Does it matter? Some may argue that this is not a bug but a feature: from the start, the policy deliberately allowed cars with very different emission levels in order to ensure that all manufacturers could comply, and because for the climate it only matters what the fleet as a whole emits17. It’s true that the average emissions, taken over all new vehicles sold in a year, respect the legislation in each of the examples shown. For the industry this is convenient because it allows them to sell more high-emitting conventional cars such as SUVs with higher profit margins which makes it easier to finance the transition towards electrification. Some companies have explicitly made the enhanced sale of SUVs part of their strategy. But the net effect is still that combustion-driven cars are allowed to emit more CO2 than otherwise which has never been the intention. And there is a big risk concerning public perception, not least because SUVs have been shown to be a major factor in the increasing emissions of the transport sector worldwide18.
Another scandal in the making? To an outsider, the falling limit value curve would suggest that cars are getting more efficient and lower-emitting over time, and I have no doubt that this is what the public will expect to see as a result. It was most certainly the understanding of the lawmakers who adopted the legislation. Instead, there is a risk that we may see the opposite as described. This is reminiscent of what happened with the standards for nitrogen oxide emissions (NOx) from diesel cars. They were tightened in successive stages, from Euro 1 through to Euro 6, with each stage painstakingly and controversially negotiated. Each time lawmakers thought they had tightened the standards, yet the nitrogen oxide emissions from diesel vehicles did not match that decline in reality19. I know – we can’t really compare these cases because there was also criminal misconduct involved in the diesel scandal. But the scandal also brought to light what only the experts knew until then: that a lot of the discrepancy between the laboratory tests and the emissions in the real world was legal. This was because of an obscure and complicated test procedure with lots of flexibilities and loopholes. It undermined trust in the ability of legislators to regulate the environmental performance of big companies. While it may have been good for the balance sheets of those companies in the short term, it also cost them a lot of public trust.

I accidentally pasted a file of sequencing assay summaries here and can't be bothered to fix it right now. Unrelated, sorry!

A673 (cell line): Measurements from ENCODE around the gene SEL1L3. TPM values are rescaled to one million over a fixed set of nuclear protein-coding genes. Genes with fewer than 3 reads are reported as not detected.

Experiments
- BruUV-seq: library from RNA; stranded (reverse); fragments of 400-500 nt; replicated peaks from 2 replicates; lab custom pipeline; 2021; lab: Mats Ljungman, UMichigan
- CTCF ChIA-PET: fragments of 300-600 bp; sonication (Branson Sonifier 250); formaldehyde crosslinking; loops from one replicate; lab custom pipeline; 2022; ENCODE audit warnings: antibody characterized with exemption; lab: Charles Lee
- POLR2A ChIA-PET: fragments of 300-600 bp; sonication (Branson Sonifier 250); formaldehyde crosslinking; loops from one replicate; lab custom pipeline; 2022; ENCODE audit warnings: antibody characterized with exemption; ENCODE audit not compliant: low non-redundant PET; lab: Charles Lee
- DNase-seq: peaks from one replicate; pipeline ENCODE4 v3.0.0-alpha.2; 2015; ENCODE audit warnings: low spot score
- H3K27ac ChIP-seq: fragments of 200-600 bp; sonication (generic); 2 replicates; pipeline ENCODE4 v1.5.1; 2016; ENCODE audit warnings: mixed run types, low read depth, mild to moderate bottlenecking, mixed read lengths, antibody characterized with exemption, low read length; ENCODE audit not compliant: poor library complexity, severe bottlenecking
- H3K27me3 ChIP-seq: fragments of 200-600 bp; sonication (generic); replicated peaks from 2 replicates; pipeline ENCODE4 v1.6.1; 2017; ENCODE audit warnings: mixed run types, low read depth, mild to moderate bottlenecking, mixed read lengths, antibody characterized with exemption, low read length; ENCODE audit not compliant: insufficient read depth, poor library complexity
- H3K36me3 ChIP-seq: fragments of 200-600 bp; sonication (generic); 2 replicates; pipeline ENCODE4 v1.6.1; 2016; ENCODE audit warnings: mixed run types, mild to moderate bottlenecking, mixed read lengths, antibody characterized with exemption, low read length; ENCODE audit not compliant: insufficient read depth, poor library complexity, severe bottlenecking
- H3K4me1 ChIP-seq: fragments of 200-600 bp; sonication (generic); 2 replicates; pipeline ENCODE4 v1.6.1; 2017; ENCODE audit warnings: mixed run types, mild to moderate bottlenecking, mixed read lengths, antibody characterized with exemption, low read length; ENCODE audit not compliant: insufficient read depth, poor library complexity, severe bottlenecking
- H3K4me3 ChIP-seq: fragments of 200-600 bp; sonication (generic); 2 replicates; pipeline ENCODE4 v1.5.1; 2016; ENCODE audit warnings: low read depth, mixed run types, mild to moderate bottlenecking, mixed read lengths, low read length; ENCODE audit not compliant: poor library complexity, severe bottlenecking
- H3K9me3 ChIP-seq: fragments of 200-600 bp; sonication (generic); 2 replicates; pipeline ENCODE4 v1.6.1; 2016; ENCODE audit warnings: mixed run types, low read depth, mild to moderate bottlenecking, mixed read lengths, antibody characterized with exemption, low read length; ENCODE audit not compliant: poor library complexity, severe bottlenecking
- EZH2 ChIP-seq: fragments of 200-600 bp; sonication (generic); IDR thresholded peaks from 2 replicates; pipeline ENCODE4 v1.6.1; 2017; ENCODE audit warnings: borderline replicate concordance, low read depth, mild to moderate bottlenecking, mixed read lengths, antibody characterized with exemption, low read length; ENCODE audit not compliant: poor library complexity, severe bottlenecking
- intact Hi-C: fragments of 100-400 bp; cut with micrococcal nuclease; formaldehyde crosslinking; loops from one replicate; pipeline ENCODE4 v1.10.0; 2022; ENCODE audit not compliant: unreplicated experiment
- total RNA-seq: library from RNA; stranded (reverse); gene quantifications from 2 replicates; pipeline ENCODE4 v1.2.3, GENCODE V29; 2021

As illustrated above, the allowed emission surplus for combustion cars is quickly becoming excessive as the share of zero emission cars increases. We cannot assume that the public would miss this, which raises the spectre of another public backlash at a time when the industry is still reeling from the diesel scandal and in need of rebuilding its credibility. It would send a very strange signal if the legislation continued to allow the car sector to emit more in order to emit less.
A way forward: supplementary standards. The key provision in the legislation is the limit value on the average emissions taken over the whole fleet of a manufacturer. It incentivizes the market introduction of zero emitting vehicles which relaxes the standard for the combustion cars. What is missing are safeguards to prevent this effect from getting out of hand. One way of achieving this could be in the form of supplementary requirements that apply separately to the average emissions of each subgroup of vehicles. Those vehicles that actually emit CO2 would be subject to some form of supplementary CO2 limit value. This would preserve manufacturers’ flexibility to sell a wide range of different vehicles while preventing excessive emissions. Zero emission vehicles, for their part, could be subjected to efficiency rules with a stringency similar to that implied in the CO2 limits for the combustion vehicles20, as I have argued earlier.
Conclusion. With electric cars poised to enter the car market in substantial numbers, it becomes clear that the current way of legislating the CO2 emissions of light-duty vehicles has a weakness as regards the emissions of combustion cars21. The European Green Deal has advanced the revision of the Regulation to June 2021. That comes just in time. Introducing a supplementary level of regulating combustion-powered vehicles and zero emission vehicles, in addition to the established fleet average standard, could offer a chance to make each category more efficient in itself. This could help to avoid a surge in high-emitting vehicles that would undermine public trust further and lead to unnecessary emissions, while zero emission vehicles would also start to see efficiency requirements.